Blockade by India resulted in losses totalling Rs202 billionNepal’s private sector suffered losses totalling a staggering Rs202.5 billion ($1.96 billion) as a result of the recent blockade by India which lasted four and a half months.
Nepal’s private sector suffered losses totalling a staggering Rs202.5 billion ($1.96 billion) as a result of the recent blockade by India which lasted four and a half months. That is equivalent to almost 25 percent of this year’s national budget, according to a report entitled Post Disaster Assessment: Blockade 2015-16 prepared by the Nepal Economic Forum and Alliance for Social Dialogue.
The impact of the embargo that continued from September to February was felt across the economy as essential imports were stuck on the Indian side of the border and crippling fuel shortages badly hit the production, distribution and consumption processes of the economy, said the report released on Monday.
“While the impact of the blockade transverses across sectors, its impact on border economies in particular has been far reaching putting multiple livelihoods at stake, particularly that of daily wage labourers who depend on cross-border trade for their livelihood,” said the report.
The country’s commercial and industrial sector, according to the report, faced threefold challenges during the blockade. As tra-de between Nepal and India was obstructed, not only did hundreds of cargo-laden trucks get stuck on the Indian side of the border, Nepali importers and manufacturers had to pay demu-rrage and detention charges for goods and raw materials they could not clear from Kolkata port. Severe fuel and raw material shortages sent production and distribution haywire.
As per the report, the impact is particularly visible in the drop in production of two major cereal crops in the country. Paddy output is projected to decline 10.22 percent and wheat is projected to fall 6-20 percent. “The impact on the agriculture sector is particularly important as farmers are likely to fall into the vicious cycle of farmers’ poverty of low output-low investment-low income,” said the report.
Likewise, the tourism sector that was starting to recover slightly following a devastating earthquake saw arrivals plunge to a six-year low after the blockade. “The hospitality sector also witnessed a slump in earnings as hotel occupancy rates dipped to as low as 15 percent,” said the report. On the other hand, hotels and restaurants witnessed a large spike in operating costs as they had to switch to firewood for cooking and buy high-priced diesel on the black market to run their backup generators.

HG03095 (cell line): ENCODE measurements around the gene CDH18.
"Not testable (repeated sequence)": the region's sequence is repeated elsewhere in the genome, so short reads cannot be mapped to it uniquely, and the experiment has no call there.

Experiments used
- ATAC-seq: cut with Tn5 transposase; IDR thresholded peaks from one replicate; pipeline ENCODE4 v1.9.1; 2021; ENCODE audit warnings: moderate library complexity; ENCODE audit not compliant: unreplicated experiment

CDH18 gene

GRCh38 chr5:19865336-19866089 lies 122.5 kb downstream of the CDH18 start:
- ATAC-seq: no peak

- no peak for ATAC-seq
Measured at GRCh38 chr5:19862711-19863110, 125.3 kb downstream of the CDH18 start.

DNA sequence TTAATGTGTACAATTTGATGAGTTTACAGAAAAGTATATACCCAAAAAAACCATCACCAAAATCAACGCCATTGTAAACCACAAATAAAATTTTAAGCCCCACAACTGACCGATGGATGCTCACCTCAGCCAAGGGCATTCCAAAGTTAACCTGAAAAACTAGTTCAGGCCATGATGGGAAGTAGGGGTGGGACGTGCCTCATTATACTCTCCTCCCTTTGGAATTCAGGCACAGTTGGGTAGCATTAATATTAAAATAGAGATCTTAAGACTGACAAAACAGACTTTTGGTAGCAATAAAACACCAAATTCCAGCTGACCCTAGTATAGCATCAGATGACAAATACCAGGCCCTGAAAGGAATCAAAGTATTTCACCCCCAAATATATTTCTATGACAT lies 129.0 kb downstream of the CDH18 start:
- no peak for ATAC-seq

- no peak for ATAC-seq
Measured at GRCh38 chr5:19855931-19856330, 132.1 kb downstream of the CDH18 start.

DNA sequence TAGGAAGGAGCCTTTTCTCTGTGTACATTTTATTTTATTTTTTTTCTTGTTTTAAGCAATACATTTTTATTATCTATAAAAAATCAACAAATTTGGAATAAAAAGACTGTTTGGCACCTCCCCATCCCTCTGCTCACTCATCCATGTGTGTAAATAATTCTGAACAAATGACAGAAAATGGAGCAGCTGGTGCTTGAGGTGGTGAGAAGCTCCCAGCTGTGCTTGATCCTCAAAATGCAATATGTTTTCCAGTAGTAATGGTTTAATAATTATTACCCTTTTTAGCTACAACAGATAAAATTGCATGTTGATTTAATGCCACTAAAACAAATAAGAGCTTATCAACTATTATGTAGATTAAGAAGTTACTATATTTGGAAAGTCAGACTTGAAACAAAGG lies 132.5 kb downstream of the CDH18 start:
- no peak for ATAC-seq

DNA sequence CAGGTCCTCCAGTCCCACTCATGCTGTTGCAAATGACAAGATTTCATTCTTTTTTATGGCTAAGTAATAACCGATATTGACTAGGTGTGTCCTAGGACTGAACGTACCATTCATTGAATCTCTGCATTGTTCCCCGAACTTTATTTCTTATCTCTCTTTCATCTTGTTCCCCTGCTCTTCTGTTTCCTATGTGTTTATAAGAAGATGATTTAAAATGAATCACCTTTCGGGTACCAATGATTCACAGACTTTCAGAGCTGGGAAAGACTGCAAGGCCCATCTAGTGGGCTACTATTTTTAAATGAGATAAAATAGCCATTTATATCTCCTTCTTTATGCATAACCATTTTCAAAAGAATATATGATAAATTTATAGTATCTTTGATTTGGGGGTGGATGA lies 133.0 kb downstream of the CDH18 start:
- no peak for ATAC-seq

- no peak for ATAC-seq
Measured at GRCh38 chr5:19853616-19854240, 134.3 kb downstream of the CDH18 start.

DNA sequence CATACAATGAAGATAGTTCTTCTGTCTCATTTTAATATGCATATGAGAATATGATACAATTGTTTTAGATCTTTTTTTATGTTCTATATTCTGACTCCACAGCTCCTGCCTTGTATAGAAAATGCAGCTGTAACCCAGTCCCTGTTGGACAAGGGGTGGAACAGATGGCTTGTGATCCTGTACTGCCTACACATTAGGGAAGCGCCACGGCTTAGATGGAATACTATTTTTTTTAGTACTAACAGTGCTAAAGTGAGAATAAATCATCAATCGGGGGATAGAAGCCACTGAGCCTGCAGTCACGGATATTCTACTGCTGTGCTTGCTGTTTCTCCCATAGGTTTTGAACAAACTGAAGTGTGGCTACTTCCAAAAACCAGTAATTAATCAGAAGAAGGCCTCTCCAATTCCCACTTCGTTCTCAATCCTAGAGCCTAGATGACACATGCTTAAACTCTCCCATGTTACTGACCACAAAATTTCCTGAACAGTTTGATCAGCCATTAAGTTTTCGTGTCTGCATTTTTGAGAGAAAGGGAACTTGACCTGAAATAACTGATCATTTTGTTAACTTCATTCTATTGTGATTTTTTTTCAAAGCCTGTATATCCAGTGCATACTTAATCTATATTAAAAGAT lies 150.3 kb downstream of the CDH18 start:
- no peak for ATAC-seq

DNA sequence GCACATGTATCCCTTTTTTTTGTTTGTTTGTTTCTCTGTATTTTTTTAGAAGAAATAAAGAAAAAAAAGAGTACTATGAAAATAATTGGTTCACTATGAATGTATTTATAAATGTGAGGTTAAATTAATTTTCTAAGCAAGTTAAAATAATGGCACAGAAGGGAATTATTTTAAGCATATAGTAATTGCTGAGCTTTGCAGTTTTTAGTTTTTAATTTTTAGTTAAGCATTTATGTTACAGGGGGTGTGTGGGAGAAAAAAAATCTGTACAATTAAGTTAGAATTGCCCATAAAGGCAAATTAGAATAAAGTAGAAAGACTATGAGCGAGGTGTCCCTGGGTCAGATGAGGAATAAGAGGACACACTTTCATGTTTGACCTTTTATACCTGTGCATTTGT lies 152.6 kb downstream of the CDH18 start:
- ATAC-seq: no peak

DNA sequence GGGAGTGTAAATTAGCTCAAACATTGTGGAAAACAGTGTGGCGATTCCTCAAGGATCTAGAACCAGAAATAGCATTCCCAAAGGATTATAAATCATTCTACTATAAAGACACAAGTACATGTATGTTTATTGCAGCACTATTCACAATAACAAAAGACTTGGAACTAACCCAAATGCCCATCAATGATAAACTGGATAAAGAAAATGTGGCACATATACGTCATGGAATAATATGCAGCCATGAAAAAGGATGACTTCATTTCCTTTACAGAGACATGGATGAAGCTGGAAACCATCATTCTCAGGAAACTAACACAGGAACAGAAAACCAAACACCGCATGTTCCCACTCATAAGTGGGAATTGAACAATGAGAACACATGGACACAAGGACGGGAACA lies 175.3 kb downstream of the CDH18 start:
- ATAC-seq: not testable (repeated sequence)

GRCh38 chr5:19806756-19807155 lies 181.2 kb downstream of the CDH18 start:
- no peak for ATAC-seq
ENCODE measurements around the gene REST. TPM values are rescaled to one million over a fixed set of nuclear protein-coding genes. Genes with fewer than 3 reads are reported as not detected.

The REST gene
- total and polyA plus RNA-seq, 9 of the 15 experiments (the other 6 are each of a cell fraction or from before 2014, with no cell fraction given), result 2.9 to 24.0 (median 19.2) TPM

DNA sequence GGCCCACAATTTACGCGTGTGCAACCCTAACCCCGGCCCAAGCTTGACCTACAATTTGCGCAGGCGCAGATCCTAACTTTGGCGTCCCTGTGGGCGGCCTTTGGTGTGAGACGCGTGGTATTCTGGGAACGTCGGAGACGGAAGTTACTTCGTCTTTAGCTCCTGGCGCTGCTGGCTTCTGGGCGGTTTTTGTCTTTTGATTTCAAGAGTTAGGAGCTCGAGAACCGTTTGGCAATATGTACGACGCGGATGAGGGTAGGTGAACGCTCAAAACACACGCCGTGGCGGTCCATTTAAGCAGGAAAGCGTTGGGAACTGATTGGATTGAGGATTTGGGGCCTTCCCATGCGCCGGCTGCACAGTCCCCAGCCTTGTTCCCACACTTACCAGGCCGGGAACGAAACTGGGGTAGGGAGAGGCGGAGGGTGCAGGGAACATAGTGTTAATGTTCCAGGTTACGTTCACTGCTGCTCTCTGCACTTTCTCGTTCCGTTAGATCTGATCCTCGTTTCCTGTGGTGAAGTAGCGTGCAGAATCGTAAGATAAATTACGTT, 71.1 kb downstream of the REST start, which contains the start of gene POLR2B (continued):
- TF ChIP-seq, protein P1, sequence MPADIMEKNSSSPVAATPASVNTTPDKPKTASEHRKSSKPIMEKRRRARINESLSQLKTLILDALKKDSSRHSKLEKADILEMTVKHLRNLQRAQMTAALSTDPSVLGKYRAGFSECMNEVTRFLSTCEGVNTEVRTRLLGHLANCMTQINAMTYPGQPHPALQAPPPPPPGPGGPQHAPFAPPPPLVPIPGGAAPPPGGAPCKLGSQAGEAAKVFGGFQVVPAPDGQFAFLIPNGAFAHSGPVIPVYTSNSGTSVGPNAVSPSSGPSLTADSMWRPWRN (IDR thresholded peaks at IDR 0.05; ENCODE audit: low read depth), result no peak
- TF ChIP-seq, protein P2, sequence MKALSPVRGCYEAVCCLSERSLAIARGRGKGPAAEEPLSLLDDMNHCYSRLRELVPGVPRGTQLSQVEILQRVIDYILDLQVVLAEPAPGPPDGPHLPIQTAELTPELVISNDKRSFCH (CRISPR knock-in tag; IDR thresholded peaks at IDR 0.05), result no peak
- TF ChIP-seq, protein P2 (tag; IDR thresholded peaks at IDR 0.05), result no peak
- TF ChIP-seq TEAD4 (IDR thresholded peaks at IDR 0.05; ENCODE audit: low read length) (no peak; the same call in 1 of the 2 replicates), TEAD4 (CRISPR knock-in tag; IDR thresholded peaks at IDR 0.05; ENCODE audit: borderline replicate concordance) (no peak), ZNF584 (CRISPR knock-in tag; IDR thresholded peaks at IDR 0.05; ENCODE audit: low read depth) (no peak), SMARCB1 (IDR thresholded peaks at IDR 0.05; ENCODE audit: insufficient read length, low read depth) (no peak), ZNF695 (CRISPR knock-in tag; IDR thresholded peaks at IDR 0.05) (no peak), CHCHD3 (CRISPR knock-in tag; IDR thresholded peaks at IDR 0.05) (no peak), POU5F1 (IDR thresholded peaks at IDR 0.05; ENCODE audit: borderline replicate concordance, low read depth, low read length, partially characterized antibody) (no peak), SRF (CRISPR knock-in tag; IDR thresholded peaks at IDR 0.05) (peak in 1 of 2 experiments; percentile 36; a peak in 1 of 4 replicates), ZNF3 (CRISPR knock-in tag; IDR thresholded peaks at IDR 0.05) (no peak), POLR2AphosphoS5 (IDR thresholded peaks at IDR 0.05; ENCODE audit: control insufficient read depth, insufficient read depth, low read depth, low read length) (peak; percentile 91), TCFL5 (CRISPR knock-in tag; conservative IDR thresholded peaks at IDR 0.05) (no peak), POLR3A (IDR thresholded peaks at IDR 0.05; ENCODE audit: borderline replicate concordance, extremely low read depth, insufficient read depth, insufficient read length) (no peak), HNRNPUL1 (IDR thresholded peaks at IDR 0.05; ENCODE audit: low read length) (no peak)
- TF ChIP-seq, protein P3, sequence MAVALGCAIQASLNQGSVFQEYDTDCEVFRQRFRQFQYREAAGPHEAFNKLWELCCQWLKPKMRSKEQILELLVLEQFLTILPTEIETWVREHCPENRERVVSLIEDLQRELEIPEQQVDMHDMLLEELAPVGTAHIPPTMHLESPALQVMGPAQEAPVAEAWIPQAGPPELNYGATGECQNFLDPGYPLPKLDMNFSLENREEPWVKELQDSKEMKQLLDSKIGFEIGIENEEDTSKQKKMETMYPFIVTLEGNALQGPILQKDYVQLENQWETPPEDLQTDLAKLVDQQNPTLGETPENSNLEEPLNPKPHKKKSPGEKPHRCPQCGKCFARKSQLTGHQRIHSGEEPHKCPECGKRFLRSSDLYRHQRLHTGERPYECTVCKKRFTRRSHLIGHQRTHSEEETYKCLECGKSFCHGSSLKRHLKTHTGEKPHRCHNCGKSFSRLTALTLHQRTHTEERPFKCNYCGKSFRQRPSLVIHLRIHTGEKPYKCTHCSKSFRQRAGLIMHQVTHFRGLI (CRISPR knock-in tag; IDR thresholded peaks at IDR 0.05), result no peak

The blockade also led to an expansion of the black market. “This came at a huge cost in terms of exorbitantly priced fuel, lost revenues for the government and adverse social implications,” said the report.
Political commentator Chandrakishore Jha said that the reason behind the uncontrolled growth of the black market was the protection provided by the state to key players.
As the blockade stretched into months and essential supplies dried up, people were forced to turn to the black market for basic commodities, especially fuel. As the black market flourished, a large amount of black money was created in the economy which spawned various social activities and spurred new consumption patterns. While towns like Birgunj and Janakpur beca-me agitation hotspots, adjacent towns like Simara and Bardibas came alive attracting newfound illicit wealth which drove consumption there. “During the Madhes protest, black marketeering thrived in towns along the highway such as Bardibas,” said Surendra Labh, board member of the Alliance for Social Dialogue, speaking at an interaction programme. “During the blockade, black marketeers became dominant.”
The sharp drop in the cross-border flow of goods and people led to a shortage of Indian currency on the Nepal side. The exchange rate witnessed a massive rise in the first couple of months. While in normal times the informal exch-ange rate stood at Rs164-165 per IRs100, it went up to Rs200 during the blockade.